LONDON — For 34 matches over 4½ months, on hard, clay or grass courts, Serena Williams was unbeaten — and, in the minds of many, unbeatable.
So it was apt, somehow, that the longest winning streak in women's tennis since 2000 would end at this memorably unpredictable edition of Wimbledon, where up is down, where seedings and pedigree mean nothing whatsoever, where even five-time champion Williams looked lost at the start and, most surprisingly of all, the finish of her fourth-round match.
Stumbling on the Centre Court grass a couple of times while her game slumped in crunch time, the No. 1-ranked and No. 1-seeded Williams dropped the last four games to bow out 6-2, 1-6, 6-4 Monday against 23rd-seeded Sabine Lisicki.
"Didn't play the big points good enough," said Williams, who had won three of the past four Grand Slam titles, including Wimbledon a year ago and the French Open less than a month ago. "I didn't do what I do best."
Oddly passive down the stretch, Williams essentially let Lisicki do what she does best: dictate points quickly with a big serve, powerful returns and pinpoint groundstrokes. If that sounds familiar, could be because it's the formula Williams uses to dominate her sport. Except on this breezy afternoon, Lisicki compiled a 10-7 edge in aces, a 35-25 lead in winners, and broke Williams five times.
"Come on, guys, let's get with it. She's excellent," a composed Williams said at her news conference after blowing leads of 3-0 and 4-2 in the third set. "She's not a pushover."
Especially at Wimbledon. Her game is built for grass. Lisicki is a mediocre 16-15 at the other three Grand Slam tournaments and 17-4 at the All England Club. She reached the semifinals at Wimbledon in 2011, and is into her fourth quarterfinal, coincidentally beating the reigning French Open champion every time: Svetlana Kuznetsova in 2009, Li Na in '11, Maria Sharapova in '12, and Williams in '13.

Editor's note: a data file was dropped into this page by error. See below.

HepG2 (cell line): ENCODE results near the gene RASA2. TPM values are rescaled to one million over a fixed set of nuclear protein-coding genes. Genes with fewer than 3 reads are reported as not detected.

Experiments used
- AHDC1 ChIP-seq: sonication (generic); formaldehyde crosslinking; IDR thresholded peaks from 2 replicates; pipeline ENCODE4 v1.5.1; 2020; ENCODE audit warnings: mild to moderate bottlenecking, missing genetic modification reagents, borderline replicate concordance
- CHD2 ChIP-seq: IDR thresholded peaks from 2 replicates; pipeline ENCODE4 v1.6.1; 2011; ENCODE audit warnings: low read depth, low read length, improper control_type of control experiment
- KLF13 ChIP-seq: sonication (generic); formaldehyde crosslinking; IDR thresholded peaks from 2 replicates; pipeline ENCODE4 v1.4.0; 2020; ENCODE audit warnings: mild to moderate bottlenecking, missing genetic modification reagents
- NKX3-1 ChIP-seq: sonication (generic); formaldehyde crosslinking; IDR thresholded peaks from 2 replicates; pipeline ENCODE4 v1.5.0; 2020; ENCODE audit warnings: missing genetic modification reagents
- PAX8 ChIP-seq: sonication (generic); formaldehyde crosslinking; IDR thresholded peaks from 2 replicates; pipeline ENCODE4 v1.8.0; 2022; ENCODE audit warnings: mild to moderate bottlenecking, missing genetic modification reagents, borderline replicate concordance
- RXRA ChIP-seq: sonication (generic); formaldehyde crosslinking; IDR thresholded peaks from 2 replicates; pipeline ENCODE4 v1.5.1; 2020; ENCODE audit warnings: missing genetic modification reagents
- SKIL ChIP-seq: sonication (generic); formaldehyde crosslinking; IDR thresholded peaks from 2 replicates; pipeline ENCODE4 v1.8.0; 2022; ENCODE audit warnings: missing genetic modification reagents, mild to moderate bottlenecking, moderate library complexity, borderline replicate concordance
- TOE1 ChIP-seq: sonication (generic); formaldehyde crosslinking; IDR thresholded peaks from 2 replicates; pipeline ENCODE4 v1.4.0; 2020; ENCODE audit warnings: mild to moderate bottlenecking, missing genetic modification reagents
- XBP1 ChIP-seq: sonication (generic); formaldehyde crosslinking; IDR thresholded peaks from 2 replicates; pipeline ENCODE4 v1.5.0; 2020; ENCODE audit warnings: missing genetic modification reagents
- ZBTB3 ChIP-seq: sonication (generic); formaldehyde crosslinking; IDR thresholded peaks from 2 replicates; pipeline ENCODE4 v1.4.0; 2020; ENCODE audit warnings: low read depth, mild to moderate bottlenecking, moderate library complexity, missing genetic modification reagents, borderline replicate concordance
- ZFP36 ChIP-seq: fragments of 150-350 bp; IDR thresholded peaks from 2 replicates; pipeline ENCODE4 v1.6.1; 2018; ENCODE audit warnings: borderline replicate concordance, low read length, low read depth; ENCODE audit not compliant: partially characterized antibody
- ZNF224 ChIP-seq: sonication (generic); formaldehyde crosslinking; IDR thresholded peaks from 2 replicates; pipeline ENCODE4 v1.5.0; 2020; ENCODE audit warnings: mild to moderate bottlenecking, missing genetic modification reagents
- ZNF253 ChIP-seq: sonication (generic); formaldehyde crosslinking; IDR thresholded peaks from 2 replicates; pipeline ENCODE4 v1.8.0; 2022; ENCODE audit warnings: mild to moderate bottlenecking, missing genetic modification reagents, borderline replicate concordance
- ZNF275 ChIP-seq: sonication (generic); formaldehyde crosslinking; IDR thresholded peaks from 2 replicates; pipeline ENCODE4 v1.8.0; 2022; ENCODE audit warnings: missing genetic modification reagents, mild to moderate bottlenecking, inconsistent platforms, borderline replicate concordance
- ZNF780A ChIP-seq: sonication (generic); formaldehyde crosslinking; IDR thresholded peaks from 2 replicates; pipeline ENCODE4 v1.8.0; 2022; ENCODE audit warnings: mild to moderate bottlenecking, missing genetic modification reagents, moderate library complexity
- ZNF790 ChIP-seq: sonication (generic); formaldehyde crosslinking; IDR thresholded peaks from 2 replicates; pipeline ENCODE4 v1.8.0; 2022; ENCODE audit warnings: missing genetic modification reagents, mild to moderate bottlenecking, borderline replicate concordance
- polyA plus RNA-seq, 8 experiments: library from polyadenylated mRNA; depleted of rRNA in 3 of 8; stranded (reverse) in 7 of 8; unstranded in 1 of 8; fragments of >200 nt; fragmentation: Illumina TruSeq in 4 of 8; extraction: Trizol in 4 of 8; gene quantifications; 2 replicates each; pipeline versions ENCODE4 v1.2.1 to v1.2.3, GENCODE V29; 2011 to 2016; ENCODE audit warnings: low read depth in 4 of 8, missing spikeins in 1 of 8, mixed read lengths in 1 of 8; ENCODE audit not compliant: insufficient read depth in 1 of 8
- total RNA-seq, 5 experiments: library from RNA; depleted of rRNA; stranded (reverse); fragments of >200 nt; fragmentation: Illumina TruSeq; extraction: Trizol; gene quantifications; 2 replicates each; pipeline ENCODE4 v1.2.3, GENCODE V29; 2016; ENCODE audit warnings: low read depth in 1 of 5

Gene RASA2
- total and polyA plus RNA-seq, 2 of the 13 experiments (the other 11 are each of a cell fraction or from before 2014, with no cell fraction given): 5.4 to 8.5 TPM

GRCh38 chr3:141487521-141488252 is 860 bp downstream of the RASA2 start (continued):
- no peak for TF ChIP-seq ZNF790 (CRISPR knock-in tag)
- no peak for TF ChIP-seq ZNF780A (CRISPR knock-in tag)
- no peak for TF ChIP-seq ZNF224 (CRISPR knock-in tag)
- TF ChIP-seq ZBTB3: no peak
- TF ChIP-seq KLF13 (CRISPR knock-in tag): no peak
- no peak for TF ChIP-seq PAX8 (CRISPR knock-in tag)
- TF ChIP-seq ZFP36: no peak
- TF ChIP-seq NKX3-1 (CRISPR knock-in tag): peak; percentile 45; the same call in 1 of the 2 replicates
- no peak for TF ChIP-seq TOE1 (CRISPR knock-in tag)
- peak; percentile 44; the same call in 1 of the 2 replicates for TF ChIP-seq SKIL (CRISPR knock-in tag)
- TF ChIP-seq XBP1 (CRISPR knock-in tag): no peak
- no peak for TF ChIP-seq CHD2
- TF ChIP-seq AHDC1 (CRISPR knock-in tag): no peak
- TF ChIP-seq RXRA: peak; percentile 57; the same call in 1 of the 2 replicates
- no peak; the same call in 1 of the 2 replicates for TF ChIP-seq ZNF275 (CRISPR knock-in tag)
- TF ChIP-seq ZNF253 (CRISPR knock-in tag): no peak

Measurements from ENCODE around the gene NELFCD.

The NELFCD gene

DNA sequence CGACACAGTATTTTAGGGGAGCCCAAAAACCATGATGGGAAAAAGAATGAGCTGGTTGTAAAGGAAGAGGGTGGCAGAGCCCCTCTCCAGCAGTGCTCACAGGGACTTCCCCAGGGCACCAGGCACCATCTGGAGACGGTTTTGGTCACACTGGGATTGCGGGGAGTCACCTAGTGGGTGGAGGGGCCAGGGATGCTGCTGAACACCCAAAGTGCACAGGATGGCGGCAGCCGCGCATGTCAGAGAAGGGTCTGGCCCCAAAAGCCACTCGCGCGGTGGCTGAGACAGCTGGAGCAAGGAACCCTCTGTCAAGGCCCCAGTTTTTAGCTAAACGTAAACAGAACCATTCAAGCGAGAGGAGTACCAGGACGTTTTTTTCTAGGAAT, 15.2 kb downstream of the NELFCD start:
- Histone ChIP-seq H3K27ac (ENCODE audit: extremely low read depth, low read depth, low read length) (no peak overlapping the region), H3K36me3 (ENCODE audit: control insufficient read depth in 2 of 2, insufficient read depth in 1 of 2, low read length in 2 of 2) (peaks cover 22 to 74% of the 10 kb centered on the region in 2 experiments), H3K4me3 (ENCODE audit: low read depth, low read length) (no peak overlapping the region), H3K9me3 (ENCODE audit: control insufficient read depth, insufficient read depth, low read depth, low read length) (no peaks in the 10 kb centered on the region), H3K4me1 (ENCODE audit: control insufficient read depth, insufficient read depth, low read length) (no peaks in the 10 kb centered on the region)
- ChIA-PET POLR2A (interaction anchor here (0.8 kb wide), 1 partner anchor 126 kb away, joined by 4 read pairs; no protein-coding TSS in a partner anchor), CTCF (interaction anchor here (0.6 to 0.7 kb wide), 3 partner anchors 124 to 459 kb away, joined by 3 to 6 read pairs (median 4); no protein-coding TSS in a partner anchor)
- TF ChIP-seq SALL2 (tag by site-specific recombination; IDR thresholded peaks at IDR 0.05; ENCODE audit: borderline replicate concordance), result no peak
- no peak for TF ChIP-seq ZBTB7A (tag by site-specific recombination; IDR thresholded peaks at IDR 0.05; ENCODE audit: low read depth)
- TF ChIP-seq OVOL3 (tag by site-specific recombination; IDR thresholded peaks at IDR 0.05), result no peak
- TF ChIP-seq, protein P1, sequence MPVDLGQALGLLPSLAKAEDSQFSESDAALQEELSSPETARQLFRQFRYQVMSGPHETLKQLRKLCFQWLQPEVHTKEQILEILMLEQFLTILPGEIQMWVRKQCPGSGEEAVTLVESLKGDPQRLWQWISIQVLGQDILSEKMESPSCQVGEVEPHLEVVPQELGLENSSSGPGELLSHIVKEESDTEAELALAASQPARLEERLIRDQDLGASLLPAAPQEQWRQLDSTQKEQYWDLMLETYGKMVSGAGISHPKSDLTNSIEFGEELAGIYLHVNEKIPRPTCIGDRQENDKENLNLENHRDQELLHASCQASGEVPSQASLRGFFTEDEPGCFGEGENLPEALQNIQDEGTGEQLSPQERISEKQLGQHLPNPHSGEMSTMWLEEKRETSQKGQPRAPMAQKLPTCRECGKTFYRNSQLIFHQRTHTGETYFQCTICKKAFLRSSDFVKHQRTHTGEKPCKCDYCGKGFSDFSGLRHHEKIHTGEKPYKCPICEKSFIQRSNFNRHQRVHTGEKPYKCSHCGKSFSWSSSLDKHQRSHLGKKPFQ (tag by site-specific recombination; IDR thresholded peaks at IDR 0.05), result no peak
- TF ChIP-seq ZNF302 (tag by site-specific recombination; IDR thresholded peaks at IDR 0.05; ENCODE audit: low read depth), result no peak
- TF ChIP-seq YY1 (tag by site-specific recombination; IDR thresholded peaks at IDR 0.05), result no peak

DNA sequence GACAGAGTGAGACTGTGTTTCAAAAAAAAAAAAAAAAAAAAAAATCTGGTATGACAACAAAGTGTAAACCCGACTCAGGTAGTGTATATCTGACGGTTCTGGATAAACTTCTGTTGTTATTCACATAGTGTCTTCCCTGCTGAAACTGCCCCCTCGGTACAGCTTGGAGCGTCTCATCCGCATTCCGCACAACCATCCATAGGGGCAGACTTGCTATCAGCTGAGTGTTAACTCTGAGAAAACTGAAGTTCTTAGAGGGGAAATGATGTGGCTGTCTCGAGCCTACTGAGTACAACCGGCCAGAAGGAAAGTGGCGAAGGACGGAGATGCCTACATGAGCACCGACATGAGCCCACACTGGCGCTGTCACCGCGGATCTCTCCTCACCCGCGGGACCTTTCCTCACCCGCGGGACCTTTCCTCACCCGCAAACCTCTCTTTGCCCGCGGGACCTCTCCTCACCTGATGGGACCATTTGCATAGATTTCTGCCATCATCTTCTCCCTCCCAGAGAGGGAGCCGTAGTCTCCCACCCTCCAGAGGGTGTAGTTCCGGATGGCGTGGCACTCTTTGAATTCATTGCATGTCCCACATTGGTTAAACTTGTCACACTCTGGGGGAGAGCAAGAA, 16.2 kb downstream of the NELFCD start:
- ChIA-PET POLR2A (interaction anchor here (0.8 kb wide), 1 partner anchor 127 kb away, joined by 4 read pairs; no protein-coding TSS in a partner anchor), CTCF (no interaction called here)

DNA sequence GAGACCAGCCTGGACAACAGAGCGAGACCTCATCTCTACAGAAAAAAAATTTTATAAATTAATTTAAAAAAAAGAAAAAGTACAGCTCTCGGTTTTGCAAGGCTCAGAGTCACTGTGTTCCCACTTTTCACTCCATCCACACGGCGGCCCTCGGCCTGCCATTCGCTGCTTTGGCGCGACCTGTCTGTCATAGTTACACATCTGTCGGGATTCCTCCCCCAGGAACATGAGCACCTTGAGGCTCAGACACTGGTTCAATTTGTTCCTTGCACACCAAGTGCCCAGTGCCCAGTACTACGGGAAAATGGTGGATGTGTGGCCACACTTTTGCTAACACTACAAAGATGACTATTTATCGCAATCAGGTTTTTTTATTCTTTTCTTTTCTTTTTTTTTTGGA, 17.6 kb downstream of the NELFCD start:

"Good omen," Lisicki said. "Obviously I went into the match feeling that I could win."
Might have been the only person who felt that way. Williams, 31, owns 16 major championships and entering Monday, she had won 46 of 48 matches this season, and 77 of 80 since the start of Wimbledon in 2012.
Williams' departure made 17th-seeded Sloane Stephens the lone American singles player left. Her first quarterfinal at the All England Club comes today against No. 15 Marion Bartoli, the 2007 runnerup.
The other matchup in their half of the draw is No. 8 Petra Kvitova, the 2011 champion, against No. 20 Kirsten Flipkens.
Kaia Kanepi, ranked 46th, reached her fifth Grand Slam quarterfinal, and second at Wimbledon, with a 7-6 (8-6), 7-5 victory over 19-year-old Laura Robson, the first British woman in the fourth round at the All England Club since 1998.
On Wednesday, the men's quarterfinals include No. 1 Novak Djokovic, the only remaining past Wimbledon winner, against No. 7 Tomas Berdych. The bottom half of the draw includes No. 2 Andy Murray against 54th-ranked Fernando Verdasco; and No. 24 Jerzy Janowicz against his Davis Cup teammate and pal, 130th-ranked Lukasz Kubot, in a match between the first two Polish men to reach a Grand Slam quarterfinal since 1980.
One will give the country its first male semifinalist at a major tournament. Both benefited from one of the record-equaling 13 withdrawals or midmatch retirements last week.
"Everyone was a bit on edge, a little bit uptight, because of what was happening with the injuries, withdrawals, upsets and stuff," said Murray, who like Djokovic hasn't lost a set. "Obviously, Serena losing today is a major shock, as well."